How an entrepreneur made $500,000 buying and selling his website
- John Chen bought and sold a number of e-commerce sites using Flippa.
- He bought his first business for $7,500 and sold it for $550,000 two years later.
- “It’s almost like what people do in the housing market,” said Blake Hutchison, CEO of Flippa.
John Chen, 31, has taken an unconventional approach to e-commerce entrepreneurship. Rather than build a direct-to-consumer brand, he acquired small online businesses, increased their sales, and then resold them.
About four years ago, he used Flippa, an online business buying and selling marketplace, to buy a jewelry business called Blush and Bar for around $7,500. Two years later, Chen said, he had increased his sales to around $1 million in revenue and he sold the company for $550,000, again using Flippa to close the deal.
He used this proceeds to buy a wedding gift business, which he bought for $20,000 then resold for $40,000, and then Posh Shoppe, a plus size women’s clothing store which he bought for $60. $000. Posh Shoppe made nearly $2 million in sales in 2021, which Insider verified using screenshots provided by Chen. Chen said the store was making about $10,000 to $20,000 a month in revenue when he bought it in the summer of 2020. Chen also hired six people to run the business.
Chen said he became interested in flipping e-commerce storefronts after working as an investment analyst at a hedge fund. Part of his job was to invest in research funds, which give money to entrepreneurs to acquire small businesses and grow them.
He decided he wanted to do the same thing but on a smaller scale. That’s when he turned to Flippa to find a business to buy.
“I didn’t have an MBA. I didn’t have any investors. I didn’t have any of that,” Chen said.
So far, all of the businesses he acquired run on Shopify. His main method of increasing sales was Facebook advertising, but he also explored email, text and
“It was just a great learning process about e-commerce,” he said. “There are tons of ways to grow e-commerce businesses, many different channels. And we’ve tried many.”
“It’s almost like what people do in the housing market”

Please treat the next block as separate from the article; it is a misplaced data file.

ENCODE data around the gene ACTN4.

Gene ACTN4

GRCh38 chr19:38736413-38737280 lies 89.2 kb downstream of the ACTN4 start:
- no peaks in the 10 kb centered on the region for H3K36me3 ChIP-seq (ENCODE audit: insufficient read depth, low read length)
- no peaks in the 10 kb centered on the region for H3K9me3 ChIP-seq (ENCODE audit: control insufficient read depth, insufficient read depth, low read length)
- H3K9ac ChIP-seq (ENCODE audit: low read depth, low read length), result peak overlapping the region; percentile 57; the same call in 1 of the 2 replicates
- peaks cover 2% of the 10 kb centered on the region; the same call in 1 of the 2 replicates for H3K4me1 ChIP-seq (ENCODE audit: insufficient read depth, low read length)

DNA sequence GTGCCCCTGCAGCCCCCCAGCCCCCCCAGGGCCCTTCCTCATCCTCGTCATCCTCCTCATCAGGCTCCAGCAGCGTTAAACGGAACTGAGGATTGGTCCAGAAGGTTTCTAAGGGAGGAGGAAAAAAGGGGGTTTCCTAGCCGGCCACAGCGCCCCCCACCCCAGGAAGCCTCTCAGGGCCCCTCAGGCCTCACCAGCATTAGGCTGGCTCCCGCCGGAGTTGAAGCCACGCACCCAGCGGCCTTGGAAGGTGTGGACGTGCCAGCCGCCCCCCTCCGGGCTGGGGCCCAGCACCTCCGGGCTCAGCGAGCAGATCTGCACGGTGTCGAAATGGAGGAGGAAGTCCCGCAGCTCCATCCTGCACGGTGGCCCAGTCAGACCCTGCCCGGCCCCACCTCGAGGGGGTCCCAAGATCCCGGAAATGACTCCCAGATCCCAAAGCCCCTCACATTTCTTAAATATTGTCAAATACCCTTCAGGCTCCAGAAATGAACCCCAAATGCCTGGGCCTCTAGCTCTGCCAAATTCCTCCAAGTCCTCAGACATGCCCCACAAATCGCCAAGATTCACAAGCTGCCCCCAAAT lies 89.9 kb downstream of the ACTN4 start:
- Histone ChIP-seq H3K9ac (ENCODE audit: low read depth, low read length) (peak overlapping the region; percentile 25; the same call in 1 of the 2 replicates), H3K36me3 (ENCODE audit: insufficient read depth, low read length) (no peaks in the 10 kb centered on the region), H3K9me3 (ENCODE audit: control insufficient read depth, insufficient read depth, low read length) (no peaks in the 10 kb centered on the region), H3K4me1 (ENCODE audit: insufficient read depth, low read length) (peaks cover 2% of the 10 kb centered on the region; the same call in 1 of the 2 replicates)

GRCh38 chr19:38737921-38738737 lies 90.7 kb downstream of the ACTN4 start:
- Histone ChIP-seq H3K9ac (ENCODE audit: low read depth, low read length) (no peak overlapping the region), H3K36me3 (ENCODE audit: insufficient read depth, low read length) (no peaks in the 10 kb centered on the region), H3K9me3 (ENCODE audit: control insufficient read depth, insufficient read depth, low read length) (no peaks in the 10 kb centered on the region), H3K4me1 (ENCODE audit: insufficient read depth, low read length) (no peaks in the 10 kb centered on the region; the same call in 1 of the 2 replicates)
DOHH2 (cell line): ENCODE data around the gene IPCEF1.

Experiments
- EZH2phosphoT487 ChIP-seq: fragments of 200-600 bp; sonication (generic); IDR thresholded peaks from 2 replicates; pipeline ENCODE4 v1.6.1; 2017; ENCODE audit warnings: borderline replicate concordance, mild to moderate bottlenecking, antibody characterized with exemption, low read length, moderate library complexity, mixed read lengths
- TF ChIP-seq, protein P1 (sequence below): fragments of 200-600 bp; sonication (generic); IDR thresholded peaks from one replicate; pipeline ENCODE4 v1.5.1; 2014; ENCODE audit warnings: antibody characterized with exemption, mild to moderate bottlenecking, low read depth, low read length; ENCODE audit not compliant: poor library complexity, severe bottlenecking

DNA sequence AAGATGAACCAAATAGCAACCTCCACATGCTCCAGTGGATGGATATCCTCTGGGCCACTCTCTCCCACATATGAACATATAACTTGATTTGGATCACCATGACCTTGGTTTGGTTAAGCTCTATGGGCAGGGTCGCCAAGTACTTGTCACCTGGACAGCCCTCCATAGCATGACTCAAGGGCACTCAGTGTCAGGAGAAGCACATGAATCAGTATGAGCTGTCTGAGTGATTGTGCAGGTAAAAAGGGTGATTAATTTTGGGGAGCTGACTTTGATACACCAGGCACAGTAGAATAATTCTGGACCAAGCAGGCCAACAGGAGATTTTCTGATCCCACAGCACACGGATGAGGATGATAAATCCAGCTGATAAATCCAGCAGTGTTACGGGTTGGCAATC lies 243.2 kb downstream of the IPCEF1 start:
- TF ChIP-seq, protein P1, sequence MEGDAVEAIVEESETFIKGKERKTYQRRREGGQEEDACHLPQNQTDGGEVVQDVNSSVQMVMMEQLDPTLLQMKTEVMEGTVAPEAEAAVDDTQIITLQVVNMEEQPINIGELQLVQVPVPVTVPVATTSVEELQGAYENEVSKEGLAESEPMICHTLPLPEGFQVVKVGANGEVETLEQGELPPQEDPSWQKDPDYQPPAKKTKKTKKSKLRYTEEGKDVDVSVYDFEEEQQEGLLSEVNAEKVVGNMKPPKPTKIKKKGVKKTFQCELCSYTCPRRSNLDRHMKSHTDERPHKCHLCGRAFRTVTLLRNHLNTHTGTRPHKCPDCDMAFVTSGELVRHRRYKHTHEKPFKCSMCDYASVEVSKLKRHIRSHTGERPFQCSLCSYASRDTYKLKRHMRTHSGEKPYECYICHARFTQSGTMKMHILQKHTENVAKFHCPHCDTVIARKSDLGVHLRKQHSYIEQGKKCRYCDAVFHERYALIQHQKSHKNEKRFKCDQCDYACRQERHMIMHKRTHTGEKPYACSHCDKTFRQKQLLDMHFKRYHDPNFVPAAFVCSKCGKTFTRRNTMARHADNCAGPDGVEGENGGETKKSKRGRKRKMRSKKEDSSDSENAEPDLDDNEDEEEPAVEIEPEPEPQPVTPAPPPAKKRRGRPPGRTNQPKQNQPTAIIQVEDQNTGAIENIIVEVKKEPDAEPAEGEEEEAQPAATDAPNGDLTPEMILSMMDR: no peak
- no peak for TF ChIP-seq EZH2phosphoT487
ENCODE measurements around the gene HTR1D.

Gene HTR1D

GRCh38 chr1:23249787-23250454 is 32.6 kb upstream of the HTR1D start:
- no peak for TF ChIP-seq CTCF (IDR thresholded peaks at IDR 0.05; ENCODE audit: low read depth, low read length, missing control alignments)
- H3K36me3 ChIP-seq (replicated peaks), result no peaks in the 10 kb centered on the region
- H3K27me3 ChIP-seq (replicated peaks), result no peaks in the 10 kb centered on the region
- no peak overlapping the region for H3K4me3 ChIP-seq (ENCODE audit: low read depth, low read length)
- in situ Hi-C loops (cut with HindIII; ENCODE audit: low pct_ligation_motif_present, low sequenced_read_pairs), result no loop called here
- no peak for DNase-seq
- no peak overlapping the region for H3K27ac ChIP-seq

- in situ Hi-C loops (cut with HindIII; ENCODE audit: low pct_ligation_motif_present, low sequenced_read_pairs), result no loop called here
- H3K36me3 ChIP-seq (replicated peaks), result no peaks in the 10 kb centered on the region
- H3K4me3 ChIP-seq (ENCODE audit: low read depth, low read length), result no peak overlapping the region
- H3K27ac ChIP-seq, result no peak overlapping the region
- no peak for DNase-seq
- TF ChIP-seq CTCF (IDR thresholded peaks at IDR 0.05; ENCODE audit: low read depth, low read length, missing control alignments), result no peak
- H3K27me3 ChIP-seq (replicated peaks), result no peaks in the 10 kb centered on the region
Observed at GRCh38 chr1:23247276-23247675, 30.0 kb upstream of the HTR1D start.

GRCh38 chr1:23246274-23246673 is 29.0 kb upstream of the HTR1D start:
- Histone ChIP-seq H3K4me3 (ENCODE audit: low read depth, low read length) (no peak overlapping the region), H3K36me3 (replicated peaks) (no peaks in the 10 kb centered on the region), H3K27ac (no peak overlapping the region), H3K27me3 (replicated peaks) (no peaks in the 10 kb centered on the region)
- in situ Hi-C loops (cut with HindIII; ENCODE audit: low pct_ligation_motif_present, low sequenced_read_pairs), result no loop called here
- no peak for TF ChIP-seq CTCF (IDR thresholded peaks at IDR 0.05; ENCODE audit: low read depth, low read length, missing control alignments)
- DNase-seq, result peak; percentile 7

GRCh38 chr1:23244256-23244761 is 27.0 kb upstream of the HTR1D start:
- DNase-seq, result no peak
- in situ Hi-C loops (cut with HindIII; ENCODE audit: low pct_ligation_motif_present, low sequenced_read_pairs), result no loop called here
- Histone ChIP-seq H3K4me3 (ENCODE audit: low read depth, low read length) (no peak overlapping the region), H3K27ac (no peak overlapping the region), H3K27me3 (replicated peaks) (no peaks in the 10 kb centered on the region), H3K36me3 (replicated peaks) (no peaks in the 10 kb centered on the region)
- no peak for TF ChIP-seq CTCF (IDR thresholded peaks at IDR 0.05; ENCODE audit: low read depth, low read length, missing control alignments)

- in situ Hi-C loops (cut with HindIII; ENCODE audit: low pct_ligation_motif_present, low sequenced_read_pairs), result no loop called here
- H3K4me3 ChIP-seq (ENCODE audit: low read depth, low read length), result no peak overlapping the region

Founded in 2009, Flippa is an online marketplace where people can buy and sell businesses online. This includes e-commerce apps and Amazon sellers as well as online stores powered by Shopify, BigCommerce, Wix, WooCommerce, and more.
Flippa is in Australia, but 50% of its business is in the United States. Shopify stores account for about half of Flippa’s transactions, said Blake Hutchison, CEO of the company. The typical Shopify store for sale on Flippa is around three to five years old and generates around $250,000 in annual sales.
Flippa isn’t the only marketplace Shopify store owners can look to cash in on. Shopify has its own exchange for buying and selling stores, and companies such as MicroAcquire and Empire Flippers offer similar services.
Flippa sees nearly 20,000 new buyers on its platform each month, Hutchison said. He said he sees different types of buyers on Flippa.
Some are serial entrepreneurs who want the challenge of building a business before selling it.
“It’s a classic case of buying, investing, renovating, then reselling,” Hutchison said. “It’s almost like what people do in the housing market, although obviously the operations of a business are slightly more nuanced.”
Companies such as Thrasio, which acquire and aggregate Amazon sellers, also sometimes use Flippa to find acquisition targets, Hutchison said.
Although Thrasio has faced its own struggles in recent months, the Amazon aggregator space is crowded, with some players raising billions of dollars to acquire third-party Amazon sellers.
There aren’t as many companies targeting Shopify stores, but activity in the space is heating up. OpenStore, a startup that offers algorithm-generated deals to acquire Shopify stores, has raised more than $100 million since its launch last year. It has acquired 40 brands to date and plans to keep pace.
“Instead of starting from zero and increasing to one, you start at 5 and increase to 10”
For Chen, using Flippa to buy and sell businesses online has allowed him to enter the world of entrepreneurship. He had tried to launch DTC brands before, but struggled to get them off the ground. Buying an existing business helped him avoid having to find a clear product market fit, he said.
“It gets really daunting if you don’t have any sales or get any traction,” he said. “When you buy a business, you already have something there, so it’s a lot easier to believe you can do it.”
Hutchison said that’s a common draw for Flippa buyers.
“Instead of starting from zero and going to one, you start at five and go to 10,” Hutchison said. “You have all the traction, all the energy and excitement that comes with building this brand ahead of your time.”
When deciding which stores he wants to buy, Chen said he looks for products that elicit an emotional response from customers and avoids commodity items.
“The example I always use is a stapler,” he said. “If you wanted to buy something that looked like a chair or a stapler, you would just go to Amazon and search for it. I wanted to be more in the business of something that didn’t lend itself to search.”
But Chen said he was no longer looking for a “quick return” and wanted to keep Posh Shoppe for the time being.
“I think in the beginning, I went into it — like a lot of entrepreneurs — to gain personal freedom or generate wealth,” Chen said. “I’ve learned that it’s going to be a slow and difficult process no matter what, so might as well enjoy it and create value for others in the long run.”
“I think it’s better to focus on building a sustainable business that people love, customers rave about, and people will tell their friends about.”